New Brunswick’s Air Clarity Solutions is launching the pilot program for its water-based industrial air filtration systems with clients in Atlantic Canada next week as founder Mike Rushton looks to make environments like auto body shops and boat building facilities safer for workers.

Rushton, an environmental technologist, was previously an automotive technician who specialized in restoring classic cars. But when he developed respiratory problems from air pollution associated with the job, he resolved to develop a better filtration system than the cumbersome, fabric-based filter technology that shops commonly rely on.

“I saw a business opportunity because I saw a neglected segment of the market,” said Rushton in an interview Tuesday. “A lot of these workshops, there’s not much attention being paid to innovation for this application of removing air pollution.

“So I saw a gap where innovation could occur, and could help take care of people in these industries.”

Air Clarity’s filter, the ACS Workflow 5000, will cost $15,000 to $20,000, but Rushton estimates that customers could save thousands annually by not having to purchase fabric filters — particularly since it can be difficult to gauge when those filters need changing. If a clogged filter continues to be used, it can lead to increased electricity consumption. Customers will also be able to choose between purchasing and leasing options.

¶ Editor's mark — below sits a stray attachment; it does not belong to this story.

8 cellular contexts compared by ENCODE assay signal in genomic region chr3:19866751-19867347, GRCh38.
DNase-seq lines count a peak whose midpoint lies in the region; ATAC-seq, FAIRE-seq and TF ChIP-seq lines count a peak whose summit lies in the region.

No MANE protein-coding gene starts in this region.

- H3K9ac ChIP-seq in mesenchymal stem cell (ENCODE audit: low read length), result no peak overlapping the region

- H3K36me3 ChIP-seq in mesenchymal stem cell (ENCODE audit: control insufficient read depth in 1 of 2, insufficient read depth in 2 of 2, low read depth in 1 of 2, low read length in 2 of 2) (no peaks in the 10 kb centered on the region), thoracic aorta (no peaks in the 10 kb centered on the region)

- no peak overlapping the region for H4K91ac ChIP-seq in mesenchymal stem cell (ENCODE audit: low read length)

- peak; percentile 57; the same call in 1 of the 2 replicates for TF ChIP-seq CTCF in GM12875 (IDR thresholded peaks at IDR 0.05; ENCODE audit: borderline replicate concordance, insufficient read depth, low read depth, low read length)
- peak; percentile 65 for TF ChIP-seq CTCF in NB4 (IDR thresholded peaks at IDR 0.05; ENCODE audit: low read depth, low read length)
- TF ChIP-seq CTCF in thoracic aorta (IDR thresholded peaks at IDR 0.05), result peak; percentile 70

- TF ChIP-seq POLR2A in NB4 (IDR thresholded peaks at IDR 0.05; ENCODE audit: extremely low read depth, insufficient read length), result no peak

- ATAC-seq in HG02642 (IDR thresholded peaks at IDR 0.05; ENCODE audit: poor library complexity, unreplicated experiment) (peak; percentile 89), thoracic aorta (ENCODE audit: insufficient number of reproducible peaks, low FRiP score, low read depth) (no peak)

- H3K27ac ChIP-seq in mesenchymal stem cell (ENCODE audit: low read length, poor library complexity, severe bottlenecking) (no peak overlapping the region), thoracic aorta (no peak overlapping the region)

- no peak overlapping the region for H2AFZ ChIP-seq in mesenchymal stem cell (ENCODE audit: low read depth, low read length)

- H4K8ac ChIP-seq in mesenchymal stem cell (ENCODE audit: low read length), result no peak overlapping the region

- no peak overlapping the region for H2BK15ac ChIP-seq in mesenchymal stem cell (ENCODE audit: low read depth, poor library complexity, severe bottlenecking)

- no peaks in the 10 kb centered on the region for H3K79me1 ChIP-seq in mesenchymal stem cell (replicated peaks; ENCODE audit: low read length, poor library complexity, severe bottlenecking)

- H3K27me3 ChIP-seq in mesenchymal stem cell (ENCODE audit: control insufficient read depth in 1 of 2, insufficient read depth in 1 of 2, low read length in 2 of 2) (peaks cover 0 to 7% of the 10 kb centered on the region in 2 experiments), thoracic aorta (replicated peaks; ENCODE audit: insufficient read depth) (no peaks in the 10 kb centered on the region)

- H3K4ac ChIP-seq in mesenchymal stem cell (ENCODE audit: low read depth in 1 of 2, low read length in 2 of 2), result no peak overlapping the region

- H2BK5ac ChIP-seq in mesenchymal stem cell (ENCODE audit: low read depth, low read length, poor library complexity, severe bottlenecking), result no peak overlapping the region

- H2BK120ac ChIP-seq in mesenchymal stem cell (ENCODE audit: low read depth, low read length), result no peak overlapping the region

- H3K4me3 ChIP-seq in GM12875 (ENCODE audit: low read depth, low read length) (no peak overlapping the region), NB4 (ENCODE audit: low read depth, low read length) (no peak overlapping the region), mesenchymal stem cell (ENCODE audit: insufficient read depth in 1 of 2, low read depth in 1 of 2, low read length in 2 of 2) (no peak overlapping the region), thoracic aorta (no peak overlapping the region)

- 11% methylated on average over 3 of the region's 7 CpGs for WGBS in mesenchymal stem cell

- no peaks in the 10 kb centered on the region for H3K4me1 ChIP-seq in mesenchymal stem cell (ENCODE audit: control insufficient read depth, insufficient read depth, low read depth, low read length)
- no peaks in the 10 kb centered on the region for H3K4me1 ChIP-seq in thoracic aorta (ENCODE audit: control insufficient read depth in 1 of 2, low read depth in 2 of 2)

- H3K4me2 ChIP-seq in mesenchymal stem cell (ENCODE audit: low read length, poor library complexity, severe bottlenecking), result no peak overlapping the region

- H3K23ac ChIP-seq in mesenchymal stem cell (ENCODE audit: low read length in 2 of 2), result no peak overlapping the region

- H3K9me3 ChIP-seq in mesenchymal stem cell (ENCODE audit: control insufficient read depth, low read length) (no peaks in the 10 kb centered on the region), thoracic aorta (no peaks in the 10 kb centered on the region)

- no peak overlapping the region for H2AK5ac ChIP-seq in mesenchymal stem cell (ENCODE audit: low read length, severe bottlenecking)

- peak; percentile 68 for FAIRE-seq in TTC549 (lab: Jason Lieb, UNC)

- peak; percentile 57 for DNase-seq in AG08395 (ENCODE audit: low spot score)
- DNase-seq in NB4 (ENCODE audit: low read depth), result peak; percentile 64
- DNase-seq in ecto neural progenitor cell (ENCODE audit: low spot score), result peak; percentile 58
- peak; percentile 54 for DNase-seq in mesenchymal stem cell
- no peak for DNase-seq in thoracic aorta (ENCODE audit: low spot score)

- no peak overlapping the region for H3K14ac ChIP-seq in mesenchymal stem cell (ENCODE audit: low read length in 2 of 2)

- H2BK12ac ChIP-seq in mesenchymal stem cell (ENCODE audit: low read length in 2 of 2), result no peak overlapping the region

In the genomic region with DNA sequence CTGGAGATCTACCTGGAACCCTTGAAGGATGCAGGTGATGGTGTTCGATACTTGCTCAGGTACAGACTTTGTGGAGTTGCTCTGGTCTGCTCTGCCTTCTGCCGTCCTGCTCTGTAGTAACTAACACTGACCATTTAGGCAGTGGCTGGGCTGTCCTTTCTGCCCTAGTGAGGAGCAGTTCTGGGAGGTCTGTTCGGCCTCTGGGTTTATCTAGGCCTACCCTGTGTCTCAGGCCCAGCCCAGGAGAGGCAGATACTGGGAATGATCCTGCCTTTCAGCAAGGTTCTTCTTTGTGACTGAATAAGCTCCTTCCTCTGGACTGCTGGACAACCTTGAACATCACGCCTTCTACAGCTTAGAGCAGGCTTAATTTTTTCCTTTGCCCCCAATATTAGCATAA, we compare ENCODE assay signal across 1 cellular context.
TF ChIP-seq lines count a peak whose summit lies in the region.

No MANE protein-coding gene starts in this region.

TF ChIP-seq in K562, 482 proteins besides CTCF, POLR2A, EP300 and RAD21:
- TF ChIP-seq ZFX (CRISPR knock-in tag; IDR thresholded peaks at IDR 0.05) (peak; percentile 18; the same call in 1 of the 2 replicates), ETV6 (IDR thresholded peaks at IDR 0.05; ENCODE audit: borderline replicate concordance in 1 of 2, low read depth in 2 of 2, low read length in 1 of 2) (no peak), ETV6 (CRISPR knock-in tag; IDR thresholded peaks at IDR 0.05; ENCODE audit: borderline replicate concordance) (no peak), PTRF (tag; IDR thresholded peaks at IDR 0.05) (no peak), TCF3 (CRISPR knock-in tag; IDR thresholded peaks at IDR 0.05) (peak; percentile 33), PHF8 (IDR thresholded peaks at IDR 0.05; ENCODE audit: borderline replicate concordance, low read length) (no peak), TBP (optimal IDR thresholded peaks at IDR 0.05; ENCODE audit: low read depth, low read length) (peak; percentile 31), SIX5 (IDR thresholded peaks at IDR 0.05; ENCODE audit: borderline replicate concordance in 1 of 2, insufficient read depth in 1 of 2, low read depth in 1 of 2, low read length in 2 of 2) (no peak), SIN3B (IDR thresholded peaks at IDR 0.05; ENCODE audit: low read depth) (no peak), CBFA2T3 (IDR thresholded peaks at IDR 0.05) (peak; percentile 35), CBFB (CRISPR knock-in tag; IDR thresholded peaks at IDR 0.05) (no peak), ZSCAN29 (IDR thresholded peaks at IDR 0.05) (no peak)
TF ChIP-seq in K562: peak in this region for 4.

Air Clarity Solutions CEO Mike Rushton

“(Air Clarity) is trying to eliminate a lot of the guesswork, and also the solid waste that’s generated by a lot of these dry collection fabric filter systems,” Rushton said. “You’re throwing away garbage bags and garbage bags of filthy filters that are filled with contaminants and going to the landfill.”

Last fall, Air Clarity was accepted into online startup incubator Propel’s Traction and Growth incubator, and before that was one of 16 finalists in the most recent Volta Cohort pitch competition from the Halifax startup hub.

Rushton plans to outsource manufacturing of the Workflow 5000, but to a partner within Atlantic Canada. He said being able to sell the system as Made in Canada is a priority for him.

So far, Rushton has been operating as a solo entrepreneur, but as production scales up and the Workflow 5000 starts to produce revenue, he plans to begin hiring.

“The overarching goal is to help people in the situation I was once in, and improve health and safety for workers, and environmental conditions, as well as productivity and efficiency for employers,” said Rushton.